US asks Dhaka to hold early polls

May 22nd, 2008 - 1:33 pm ICT by admin  

A file-photo of Pervez Musharraf

Dhaka, May 22 (IANS) Two senior US officials have advised Bangladesh’s caretaker government not to emulate Pakistan President Pervez Musharraf who was “eventually forced out” and warned that the political situation would deteriorate if elections were delayed beyond December. “The US would not want to see Bangladesh replicate Pakistan’s time under President General Pervez Musharraf, who had initially accomplished a number of projects and enjoyed popularity but eventually fell out with the people and was forced out,” the recently-appointed US envoy to Dhaka James S. Moriarty said Wednesday.

“We do not want to see that sort of development in Bangladesh,” he was quoted by The Daily Star as saying even as Erica Barks-Ruggles, US deputy assistant secretary of state for democracy, human rights and labour, conveyed an identical message to the government.

The state of emergency during voting would not be compatible with free and fair elections, the latest US State Department official to visit Dhaka said after meeting top officials at the Election Commission.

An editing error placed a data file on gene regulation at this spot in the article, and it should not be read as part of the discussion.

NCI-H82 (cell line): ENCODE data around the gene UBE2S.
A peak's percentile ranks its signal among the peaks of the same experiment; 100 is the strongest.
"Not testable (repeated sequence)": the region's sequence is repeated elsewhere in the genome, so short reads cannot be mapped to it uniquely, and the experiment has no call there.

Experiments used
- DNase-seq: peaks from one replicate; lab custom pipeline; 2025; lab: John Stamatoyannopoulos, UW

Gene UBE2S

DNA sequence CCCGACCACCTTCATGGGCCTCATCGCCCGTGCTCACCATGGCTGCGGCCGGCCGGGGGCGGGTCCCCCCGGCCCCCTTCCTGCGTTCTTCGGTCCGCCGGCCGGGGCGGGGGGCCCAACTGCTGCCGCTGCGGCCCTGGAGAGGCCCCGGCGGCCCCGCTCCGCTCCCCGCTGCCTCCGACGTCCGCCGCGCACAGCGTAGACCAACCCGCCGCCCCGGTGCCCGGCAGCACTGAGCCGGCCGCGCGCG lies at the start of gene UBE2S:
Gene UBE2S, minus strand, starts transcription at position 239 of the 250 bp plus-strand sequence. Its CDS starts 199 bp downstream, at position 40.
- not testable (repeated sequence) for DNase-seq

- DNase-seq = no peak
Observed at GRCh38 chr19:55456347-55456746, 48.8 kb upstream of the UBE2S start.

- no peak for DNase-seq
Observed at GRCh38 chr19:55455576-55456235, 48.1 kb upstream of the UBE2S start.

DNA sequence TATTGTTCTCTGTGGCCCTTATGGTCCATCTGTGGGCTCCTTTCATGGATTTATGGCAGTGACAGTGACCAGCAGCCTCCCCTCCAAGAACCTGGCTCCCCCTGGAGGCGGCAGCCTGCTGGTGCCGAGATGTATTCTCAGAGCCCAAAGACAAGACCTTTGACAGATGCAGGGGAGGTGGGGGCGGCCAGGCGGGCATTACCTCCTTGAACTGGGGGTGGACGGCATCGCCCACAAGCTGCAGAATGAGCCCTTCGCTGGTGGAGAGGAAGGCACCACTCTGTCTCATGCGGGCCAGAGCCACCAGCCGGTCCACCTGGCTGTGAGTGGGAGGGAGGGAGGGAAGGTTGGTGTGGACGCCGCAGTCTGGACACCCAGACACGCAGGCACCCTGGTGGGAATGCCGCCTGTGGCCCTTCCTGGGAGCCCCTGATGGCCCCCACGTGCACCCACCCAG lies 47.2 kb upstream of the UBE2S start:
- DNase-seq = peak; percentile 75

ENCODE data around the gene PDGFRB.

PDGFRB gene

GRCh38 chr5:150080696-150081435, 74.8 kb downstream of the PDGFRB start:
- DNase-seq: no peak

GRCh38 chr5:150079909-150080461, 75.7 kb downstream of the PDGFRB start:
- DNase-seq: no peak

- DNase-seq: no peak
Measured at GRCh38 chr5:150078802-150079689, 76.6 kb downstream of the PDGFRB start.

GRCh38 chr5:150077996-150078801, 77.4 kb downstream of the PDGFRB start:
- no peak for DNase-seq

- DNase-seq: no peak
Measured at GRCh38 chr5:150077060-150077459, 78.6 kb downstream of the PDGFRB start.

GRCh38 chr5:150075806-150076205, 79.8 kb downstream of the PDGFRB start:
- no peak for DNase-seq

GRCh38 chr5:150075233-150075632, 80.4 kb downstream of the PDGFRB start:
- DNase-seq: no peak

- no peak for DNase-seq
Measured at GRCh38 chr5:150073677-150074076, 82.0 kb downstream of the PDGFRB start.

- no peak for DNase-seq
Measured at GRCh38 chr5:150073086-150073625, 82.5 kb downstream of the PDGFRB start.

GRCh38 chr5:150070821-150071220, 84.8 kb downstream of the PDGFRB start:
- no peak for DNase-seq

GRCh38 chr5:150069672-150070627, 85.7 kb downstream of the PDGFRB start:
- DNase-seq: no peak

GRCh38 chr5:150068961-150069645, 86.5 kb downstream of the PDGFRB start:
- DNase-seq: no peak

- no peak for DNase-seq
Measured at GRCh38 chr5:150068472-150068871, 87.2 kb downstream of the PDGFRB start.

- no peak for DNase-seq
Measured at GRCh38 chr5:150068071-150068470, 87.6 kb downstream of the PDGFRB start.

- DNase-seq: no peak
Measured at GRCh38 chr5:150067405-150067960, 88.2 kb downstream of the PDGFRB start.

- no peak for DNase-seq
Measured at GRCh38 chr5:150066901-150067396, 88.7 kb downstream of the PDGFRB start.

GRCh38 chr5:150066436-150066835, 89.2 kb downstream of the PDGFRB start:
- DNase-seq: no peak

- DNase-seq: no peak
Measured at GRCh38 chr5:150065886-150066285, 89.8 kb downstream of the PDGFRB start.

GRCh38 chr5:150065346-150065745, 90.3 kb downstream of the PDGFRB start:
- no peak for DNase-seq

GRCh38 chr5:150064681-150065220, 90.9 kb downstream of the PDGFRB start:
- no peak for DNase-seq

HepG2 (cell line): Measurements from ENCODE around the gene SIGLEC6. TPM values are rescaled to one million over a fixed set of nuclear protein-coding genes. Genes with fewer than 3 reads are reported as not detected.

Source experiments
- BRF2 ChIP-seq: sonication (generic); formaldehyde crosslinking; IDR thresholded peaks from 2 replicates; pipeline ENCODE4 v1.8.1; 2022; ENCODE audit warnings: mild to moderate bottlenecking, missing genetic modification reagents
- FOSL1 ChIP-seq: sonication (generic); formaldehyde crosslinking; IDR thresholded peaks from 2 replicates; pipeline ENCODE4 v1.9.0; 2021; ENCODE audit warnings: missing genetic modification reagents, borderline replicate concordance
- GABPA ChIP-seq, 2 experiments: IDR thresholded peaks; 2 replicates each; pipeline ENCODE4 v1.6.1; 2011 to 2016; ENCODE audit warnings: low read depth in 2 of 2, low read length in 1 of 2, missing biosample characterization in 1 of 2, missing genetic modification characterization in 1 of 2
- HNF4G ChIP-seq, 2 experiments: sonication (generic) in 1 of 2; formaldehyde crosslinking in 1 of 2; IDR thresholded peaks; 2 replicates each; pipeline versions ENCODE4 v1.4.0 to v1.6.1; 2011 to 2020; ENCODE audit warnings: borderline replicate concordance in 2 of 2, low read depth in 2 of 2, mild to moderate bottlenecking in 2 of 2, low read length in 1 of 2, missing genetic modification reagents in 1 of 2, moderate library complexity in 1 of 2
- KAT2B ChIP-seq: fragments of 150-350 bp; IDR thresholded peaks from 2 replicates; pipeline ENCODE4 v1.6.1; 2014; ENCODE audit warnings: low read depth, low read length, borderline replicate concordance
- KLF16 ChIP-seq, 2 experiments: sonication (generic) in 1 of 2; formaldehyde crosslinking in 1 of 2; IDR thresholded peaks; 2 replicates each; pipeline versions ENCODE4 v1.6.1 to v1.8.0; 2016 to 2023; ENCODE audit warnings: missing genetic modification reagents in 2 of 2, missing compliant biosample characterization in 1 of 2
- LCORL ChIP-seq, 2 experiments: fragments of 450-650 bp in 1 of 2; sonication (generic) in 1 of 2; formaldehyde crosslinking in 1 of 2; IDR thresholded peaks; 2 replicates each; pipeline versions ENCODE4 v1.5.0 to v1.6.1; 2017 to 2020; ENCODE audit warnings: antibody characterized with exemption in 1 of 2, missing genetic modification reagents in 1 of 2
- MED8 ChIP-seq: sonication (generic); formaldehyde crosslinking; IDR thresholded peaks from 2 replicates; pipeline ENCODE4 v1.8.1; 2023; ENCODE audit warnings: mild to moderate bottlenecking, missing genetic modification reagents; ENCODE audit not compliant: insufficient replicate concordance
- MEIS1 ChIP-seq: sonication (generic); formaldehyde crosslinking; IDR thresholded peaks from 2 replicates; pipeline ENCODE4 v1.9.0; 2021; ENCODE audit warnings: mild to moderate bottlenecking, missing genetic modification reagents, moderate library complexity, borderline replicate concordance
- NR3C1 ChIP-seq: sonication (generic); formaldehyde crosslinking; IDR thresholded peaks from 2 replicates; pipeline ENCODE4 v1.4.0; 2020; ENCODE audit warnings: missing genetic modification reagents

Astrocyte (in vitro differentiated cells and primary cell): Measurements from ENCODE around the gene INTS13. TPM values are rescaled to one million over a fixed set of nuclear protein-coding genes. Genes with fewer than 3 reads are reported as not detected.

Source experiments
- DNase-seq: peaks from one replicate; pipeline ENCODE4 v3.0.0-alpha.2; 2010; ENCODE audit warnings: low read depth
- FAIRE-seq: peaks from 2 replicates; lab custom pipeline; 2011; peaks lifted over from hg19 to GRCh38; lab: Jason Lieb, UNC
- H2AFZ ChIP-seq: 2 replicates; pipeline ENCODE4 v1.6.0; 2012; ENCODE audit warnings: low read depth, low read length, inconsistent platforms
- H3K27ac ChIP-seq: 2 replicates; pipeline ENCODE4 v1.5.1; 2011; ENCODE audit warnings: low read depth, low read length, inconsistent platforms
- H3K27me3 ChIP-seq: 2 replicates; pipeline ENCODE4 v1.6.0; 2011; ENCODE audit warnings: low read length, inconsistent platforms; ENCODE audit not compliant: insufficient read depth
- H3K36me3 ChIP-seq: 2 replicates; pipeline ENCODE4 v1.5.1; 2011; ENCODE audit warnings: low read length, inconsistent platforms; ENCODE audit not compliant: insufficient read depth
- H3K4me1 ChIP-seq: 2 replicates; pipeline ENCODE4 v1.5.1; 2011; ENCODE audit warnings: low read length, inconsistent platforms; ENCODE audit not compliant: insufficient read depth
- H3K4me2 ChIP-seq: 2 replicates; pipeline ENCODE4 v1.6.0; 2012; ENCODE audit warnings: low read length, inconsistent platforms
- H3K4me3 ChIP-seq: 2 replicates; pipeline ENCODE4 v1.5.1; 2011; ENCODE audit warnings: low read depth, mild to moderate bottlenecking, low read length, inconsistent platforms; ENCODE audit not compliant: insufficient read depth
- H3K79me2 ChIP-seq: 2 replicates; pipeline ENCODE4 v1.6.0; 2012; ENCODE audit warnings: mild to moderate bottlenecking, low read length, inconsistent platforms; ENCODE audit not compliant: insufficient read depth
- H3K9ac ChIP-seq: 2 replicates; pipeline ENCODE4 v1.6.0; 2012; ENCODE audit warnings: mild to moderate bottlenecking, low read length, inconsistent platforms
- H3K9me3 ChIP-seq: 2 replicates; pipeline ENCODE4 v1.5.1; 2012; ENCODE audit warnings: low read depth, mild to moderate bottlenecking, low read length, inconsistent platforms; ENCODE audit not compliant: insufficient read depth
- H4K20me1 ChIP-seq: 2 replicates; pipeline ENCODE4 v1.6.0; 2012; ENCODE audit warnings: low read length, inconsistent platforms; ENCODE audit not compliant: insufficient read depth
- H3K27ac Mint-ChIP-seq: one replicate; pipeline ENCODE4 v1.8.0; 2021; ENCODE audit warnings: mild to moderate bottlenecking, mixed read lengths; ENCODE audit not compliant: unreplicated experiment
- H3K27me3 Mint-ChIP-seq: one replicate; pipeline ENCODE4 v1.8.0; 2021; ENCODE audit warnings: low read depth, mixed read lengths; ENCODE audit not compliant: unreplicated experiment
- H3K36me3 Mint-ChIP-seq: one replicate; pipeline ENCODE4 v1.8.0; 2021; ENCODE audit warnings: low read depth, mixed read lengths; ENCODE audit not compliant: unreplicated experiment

The two were echoing the views expressed earlier this month by Richard Boucher, assistant secretary of state.

Similar sentiments have also been expressed by the European Union and visiting British leaders in the recent weeks.

The reinforcement of the US viewpoint came even as the caretaker government began a dialogue with political parties Thursday, ostensibly preparing for the civic polls and the general elections promised for this December.

“We fear that if the elections are not held in time, things such as the political situation will deteriorate in Bangladesh,” Moriarty said.

The US envoy also said the caretaker government should not prolong its stay “because it does not have the popular mandate and the country must return to democracy to fulfil its economic potential”.

Foreign direct investment or local investment would not be available without democracy and political stability, Moriarty said, identifying corruption as the biggest and main “enemy of democracy”.

General elections were called off in January last year amidst political and economic turmoil and the present government of Chief Advisor Fakhruddin Ahmed took office, imposing a national emergency.

It has launched a drive against crime and corruption, detaining over 200,000 people, about 200 of them high profile former ministers, lawmakers, officials and business persons.

Former prime ministers Khaleda Zia and Sheikh Hasina and their family members and apolitical associates are in jail being prosecuted for corruption.

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